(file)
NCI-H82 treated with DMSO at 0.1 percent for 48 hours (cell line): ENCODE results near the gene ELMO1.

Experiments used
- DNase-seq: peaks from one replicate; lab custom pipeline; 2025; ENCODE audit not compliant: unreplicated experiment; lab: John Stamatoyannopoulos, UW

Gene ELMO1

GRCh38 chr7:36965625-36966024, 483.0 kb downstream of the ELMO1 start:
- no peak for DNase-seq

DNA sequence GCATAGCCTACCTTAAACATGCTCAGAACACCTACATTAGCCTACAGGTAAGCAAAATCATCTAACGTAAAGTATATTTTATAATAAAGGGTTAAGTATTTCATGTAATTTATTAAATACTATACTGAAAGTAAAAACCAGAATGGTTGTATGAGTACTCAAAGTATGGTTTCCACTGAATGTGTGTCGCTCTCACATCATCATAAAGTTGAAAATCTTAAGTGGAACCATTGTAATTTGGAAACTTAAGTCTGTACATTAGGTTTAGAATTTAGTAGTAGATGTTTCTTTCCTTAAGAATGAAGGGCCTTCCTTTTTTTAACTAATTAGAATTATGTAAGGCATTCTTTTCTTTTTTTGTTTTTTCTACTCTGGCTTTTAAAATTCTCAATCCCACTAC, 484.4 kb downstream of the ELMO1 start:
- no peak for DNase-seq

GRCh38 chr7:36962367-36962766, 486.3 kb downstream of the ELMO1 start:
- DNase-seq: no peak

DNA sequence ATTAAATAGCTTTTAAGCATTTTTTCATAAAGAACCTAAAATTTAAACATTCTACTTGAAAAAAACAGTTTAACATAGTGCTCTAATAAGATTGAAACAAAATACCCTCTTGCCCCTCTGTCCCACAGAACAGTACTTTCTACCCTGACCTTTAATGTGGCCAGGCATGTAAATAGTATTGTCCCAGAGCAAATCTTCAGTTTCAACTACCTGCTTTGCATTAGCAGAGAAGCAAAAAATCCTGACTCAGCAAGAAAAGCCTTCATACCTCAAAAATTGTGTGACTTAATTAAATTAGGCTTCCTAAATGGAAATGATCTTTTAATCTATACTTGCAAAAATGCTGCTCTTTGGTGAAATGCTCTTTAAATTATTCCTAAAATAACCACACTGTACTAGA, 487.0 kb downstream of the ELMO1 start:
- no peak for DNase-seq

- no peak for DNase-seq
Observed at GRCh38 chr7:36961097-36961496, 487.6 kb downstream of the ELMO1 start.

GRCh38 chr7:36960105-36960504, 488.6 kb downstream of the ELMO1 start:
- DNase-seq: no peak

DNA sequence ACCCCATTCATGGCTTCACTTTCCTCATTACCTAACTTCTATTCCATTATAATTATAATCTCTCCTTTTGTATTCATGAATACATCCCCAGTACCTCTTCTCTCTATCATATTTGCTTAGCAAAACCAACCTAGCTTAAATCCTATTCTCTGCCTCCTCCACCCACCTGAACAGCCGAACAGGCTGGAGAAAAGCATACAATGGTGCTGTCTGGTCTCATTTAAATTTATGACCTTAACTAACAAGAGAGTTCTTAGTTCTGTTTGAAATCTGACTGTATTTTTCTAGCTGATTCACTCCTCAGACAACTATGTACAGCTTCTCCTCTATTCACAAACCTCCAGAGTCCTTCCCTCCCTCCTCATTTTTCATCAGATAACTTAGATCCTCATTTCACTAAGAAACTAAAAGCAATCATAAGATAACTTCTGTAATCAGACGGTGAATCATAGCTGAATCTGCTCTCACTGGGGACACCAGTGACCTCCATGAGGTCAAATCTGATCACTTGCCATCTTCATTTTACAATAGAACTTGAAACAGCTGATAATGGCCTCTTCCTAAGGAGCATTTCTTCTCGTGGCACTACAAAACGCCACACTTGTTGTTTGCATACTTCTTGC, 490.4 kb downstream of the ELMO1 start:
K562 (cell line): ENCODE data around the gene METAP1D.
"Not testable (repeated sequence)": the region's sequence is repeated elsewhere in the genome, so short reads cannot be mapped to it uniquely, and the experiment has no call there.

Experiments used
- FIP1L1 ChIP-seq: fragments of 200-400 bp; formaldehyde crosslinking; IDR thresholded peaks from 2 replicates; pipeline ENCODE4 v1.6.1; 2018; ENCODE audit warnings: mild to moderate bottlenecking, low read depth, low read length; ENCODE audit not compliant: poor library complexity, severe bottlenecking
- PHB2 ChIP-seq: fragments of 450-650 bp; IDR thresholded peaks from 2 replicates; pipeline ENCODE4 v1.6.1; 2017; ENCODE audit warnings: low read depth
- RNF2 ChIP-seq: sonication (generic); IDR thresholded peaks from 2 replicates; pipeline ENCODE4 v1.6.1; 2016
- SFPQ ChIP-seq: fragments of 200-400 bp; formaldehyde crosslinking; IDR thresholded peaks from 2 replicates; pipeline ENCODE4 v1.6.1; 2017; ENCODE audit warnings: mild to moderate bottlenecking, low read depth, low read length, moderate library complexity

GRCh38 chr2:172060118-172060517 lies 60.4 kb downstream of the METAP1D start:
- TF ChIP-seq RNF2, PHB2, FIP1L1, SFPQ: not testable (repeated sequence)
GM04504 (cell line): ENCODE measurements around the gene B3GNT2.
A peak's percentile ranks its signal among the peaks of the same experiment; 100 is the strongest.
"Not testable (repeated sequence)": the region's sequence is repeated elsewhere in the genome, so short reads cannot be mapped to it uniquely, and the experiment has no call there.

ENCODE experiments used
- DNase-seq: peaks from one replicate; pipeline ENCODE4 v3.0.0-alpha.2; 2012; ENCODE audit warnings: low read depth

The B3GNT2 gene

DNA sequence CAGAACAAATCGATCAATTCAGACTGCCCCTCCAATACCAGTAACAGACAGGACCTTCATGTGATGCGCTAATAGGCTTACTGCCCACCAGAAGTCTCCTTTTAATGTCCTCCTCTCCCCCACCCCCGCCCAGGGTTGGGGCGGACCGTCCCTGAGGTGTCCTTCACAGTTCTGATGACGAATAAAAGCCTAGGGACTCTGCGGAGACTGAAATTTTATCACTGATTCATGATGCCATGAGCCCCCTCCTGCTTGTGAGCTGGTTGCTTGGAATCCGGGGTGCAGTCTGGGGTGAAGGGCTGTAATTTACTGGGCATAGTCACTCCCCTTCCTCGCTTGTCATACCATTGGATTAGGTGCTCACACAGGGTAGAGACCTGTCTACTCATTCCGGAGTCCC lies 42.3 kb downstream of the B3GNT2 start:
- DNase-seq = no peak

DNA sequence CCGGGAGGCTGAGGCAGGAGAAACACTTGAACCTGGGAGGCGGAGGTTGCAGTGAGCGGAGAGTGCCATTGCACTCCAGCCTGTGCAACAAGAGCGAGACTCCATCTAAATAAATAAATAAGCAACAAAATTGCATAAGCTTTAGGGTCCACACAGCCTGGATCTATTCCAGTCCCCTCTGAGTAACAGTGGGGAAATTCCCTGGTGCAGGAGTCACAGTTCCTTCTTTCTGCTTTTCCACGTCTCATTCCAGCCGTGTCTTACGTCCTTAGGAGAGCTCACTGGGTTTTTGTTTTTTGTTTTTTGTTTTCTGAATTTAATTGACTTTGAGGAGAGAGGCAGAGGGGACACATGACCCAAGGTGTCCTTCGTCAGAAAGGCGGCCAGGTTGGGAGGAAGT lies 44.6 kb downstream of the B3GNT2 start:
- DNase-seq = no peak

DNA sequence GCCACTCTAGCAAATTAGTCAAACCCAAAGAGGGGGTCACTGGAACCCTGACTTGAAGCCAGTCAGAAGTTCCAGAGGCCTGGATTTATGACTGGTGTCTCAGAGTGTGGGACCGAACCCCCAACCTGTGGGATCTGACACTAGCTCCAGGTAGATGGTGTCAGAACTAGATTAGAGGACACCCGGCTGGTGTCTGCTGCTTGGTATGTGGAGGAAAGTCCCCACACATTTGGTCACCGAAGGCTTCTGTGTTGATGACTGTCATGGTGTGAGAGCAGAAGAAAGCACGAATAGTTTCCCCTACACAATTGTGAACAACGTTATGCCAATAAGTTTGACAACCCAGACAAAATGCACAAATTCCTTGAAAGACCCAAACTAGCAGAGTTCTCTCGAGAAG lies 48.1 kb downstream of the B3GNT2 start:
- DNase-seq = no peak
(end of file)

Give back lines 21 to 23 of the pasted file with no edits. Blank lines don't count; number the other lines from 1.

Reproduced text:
- FIP1L1 ChIP-seq: fragments of 200-400 bp; formaldehyde crosslinking; IDR thresholded peaks from 2 replicates; pipeline ENCODE4 v1.6.1; 2018; ENCODE audit warnings: mild to moderate bottlenecking, low read depth, low read length; ENCODE audit not compliant: poor library complexity, severe bottlenecking
- PHB2 ChIP-seq: fragments of 450-650 bp; IDR thresholded peaks from 2 replicates; pipeline ENCODE4 v1.6.1; 2017; ENCODE audit warnings: low read depth
- RNF2 ChIP-seq: sonication (generic); IDR thresholded peaks from 2 replicates; pipeline ENCODE4 v1.6.1; 2016